So Game 1 of the most improbable Stanley Cup Final in quite some time is tonight.
I’ve seen a lot of people ask questions that are along the lines of, “How can ‘the numbers’ explain this meeting?” And plenty of pundits have also said, “It’s unfair to bring up future regression right now.”
Which leads one to wonder, naturally, what we could possibly expect to happen in the Final, because two teams that, by any reasonable stretch of the imagination, “shouldn’t” be here very much are here. And while you can’t delgitimize them by saying, “Well I’d like to see them run through their opponents again,” it is fair to question what we can expect from either team.
“ How do you explain Vegas ?!?” is a common refrain, it’s not hard to see this is the product of a great line and a just-okay goalie turning into the best at their jobs in the sport over a six-week stretch. Like I always say, people don’t want to hear that hockey is random, and perhaps getting a little more random all the time, but I gotta tell ya: Hockey is random. It’s not that “goalies are voodoo,” a common refrain in the analytics community, but that it’s impossible to predict when they’re going to get inexplicably hot.
Just about any goaltender can have 12 to 15 games of .940-plus hockey. It’s happened four times in the last six regular seasons, and just some of the names — Cam Talbot, Craig Anderson, Andrew Hammond, and Brian Elliott — don’t exactly scream “perennial Vezina candidate.”
The seven goalies who have done it in the playoffs since 2009 — Marc-Andre Fleury, Jonathan Quick, Braden Hotlby, Mike Smith, Jonas Hiller, Tim Thomas, and Tuukka Rask — are generally better (counterpoint: Mike Smith?) but there’s bound to be some survivorship bias in the postseason. Which is to say goalies with lower save percentages don’t often make it through 15 games, right?
So it’s really not that uncommon for a team that has, say, a 49 percent chance to win any given game to win 12 games out of 15 tries (ballparking the number it looks like about 1 in 8). Especially if their goalie gets inexplicably hot. That’s not something that reflects well on Computer Boys, who can throw their hands up and say “What can ya do?” whenever there’s something that well and truly defies the odds like a Marc-Andre Fleury hot streak of this nature, but if there’s no way to predict outsize performance, “What can ya do?” is the only thing you can say.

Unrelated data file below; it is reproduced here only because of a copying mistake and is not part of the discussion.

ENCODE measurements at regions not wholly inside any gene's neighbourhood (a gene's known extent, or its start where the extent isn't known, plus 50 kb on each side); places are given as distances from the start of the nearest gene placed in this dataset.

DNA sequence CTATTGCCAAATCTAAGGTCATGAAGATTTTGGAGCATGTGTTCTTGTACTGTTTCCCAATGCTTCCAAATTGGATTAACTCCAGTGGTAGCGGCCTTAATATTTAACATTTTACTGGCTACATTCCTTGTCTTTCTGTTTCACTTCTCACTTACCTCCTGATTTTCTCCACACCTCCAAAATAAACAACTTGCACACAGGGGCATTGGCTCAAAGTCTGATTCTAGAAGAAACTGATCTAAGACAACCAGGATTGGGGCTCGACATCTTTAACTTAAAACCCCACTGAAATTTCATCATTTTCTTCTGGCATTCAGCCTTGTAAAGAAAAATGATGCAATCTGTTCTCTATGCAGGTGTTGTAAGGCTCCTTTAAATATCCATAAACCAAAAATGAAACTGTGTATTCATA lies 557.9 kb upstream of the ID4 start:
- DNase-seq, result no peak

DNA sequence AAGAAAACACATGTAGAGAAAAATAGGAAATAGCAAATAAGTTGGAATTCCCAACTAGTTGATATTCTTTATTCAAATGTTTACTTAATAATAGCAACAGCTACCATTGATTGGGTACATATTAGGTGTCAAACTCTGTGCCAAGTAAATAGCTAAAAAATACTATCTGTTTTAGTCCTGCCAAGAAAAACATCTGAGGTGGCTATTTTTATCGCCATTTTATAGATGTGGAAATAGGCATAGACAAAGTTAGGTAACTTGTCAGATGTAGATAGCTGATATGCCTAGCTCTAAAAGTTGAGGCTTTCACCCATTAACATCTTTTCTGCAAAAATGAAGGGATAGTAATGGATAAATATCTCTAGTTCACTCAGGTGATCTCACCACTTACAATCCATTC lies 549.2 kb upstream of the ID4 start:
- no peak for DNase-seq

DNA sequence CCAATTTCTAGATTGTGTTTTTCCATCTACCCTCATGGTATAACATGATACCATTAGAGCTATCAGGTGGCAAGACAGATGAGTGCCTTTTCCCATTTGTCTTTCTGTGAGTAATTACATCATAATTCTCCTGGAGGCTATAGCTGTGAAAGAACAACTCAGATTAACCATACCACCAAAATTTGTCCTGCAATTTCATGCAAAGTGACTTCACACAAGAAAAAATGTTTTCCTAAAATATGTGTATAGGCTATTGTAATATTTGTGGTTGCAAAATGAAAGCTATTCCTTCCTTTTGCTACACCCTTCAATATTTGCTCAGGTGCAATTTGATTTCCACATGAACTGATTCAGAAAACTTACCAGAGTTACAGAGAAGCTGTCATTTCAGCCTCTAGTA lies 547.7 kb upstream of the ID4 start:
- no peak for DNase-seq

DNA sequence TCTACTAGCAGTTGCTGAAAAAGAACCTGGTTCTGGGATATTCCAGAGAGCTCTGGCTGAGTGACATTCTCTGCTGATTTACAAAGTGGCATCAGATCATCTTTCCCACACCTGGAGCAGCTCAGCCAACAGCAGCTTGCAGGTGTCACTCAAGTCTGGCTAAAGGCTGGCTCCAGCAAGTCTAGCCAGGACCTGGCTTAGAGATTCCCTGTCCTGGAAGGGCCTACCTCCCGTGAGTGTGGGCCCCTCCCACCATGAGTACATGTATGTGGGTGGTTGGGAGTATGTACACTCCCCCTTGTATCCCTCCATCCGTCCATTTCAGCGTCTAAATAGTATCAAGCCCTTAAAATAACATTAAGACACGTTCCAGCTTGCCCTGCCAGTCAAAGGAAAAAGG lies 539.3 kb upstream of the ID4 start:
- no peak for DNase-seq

The question, then, is does he keep it up? I mean, some of those goalies did it — Quick and Thomas both won Cups from that group — but most did not. And if Fleury suddenly becomes a regular, normal Fleury again, posting something between the mid-.910s and the low .920s, who will be surprised? And if he keeps it up, who will have a right to be shocked?
Likewise, Washington. Everyone they played in these playoffs was a better possession team in the regular season. Washington (marginally) turned that around in the playoffs but is still getting a little bit out-attempted at 5-on-5, largely due to score effects.
Their playoff downfall has so often been inexplicable rotten luck when it came to getting the puck past goaltenders. No matter how well they seemed to play, their shooting percentages typically tanked, maybe due in part to the fact that playoff teams tend to be better at killing penalties, and also refs are far less likely to call postseason penalties in the first place. As discussed in the most recent Trending Topics , they’re getting the same high-quality goaltending as always but their shooting percentage is much more in-line with what they did in the regular season (10.5 percent now versus 10.8 percent then, both of which are quite high).
Is that sustainable in a series that will run between four and seven gams? I don’t know. No one does, really. So much of both teams’ success has been predicated on unsustainable runs at either end of the ice that you have to to say this is getting to be like the main event of WrestleMania III: the irresistible force (the Caps’ shooting luck so far) versus the immovable object (Fleury). Something has to give.